Publication outside Great Britain
In the United States, Asa Gray negotiated with a Boston publisher for publication of an authorised American version, but learnt that two New York publishing firms were already planning to exploit the absence of international copyright to print Origin. Darwin was delighted by the popularity of the book, and asked Gray to keep any profits. Gray managed to negotiate a 5% royalty with Appleton's of New York, who got their edition out in mid January 1860, and the other two withdrew. In a May letter, Darwin mentioned a print run of 2,500 copies, but it is not clear if this referred to the first printing only as there were four that year.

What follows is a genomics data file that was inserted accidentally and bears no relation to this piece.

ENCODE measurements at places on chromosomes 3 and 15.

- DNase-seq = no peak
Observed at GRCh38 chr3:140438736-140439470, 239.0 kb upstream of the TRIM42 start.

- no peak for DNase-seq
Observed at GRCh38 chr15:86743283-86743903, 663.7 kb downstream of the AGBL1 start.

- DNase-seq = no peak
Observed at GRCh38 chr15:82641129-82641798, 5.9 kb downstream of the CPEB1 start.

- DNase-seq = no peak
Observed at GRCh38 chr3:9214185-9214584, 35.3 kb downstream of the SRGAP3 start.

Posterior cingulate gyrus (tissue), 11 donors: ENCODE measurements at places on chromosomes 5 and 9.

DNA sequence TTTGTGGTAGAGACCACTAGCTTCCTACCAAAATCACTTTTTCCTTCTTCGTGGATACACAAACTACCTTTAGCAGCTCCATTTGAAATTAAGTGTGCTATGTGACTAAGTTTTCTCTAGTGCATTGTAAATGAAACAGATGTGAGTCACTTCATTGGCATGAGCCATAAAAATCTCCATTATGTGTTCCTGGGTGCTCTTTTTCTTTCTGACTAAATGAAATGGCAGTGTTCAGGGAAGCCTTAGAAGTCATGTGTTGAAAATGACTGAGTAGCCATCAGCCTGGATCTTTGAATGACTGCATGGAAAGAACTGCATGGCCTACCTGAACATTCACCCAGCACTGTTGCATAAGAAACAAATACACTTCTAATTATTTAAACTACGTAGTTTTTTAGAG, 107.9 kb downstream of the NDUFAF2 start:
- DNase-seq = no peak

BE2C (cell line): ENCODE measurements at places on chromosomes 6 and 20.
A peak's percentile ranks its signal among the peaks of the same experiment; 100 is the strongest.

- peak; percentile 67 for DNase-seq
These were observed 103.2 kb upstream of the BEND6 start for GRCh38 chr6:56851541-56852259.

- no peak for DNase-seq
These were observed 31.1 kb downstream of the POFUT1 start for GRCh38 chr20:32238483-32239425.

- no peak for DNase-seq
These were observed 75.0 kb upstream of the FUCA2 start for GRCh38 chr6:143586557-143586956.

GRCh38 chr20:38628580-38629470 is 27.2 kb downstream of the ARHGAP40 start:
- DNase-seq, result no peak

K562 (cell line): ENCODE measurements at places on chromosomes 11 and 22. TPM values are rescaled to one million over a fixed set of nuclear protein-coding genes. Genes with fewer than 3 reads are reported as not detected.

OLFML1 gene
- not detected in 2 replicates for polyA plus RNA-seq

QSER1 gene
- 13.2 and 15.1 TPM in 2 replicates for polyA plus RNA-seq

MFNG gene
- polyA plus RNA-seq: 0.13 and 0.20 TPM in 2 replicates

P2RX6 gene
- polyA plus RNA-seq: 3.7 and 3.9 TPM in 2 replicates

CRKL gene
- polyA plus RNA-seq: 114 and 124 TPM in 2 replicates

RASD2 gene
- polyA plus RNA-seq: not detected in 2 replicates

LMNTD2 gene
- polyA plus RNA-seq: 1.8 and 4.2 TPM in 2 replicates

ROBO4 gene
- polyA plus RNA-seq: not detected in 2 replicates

The book was widely translated in Darwin's lifetime, but problems arose with translating concepts and metaphors, and some translations were biased by the translator's own agenda. Darwin distributed presentation copies in France and Germany, hoping that suitable applicants would come forward, as translators were expected to make their own arrangements with a local publisher. He welcomed the distinguished elderly naturalist and geologist Heinrich Georg Bronn, but the German translation published in 1860 imposed Bronn's own ideas, adding controversial themes that Darwin had deliberately omitted. Bronn translated "favoured races" as "perfected races", and added essays on issues including the origin of life, as well as a final chapter on religious implications partly inspired by Bronn's adherence to Naturphilosophie. In 1862, Bronn produced a second edition based on the third English edition and Darwin's suggested additions, but then died of a heart attack. Darwin corresponded closely with Julius Victor Carus, who published an improved translation in 1867. Darwin's attempts to find a translator in France fell through, and the translation by Clémence Royer published in 1862 added an introduction praising Darwin's ideas as an alternative to religious revelation and promoting ideas anticipating social Darwinism and eugenics, as well as numerous explanatory notes giving her own answers to doubts that Darwin expressed. Darwin corresponded with Royer about a second edition published in 1866 and a third in 1870, but he had difficulty getting her to remove her notes and was troubled by these editions. He remained unsatisfied until a translation by Edmond Barbier was published in 1876. A Dutch translation by Tiberius Cornelis Winkler was published in 1860. By 1864, additional translations had appeared in Italian and Russian. In Darwin's lifetime, Origin was published in Swedish in 1871, Danish in 1872, Polish in 1873, Hungarian in 1873–1874, Spanish in 1877 and Serbian in 1878. By 1977, it had appeared in an additional 18 languages.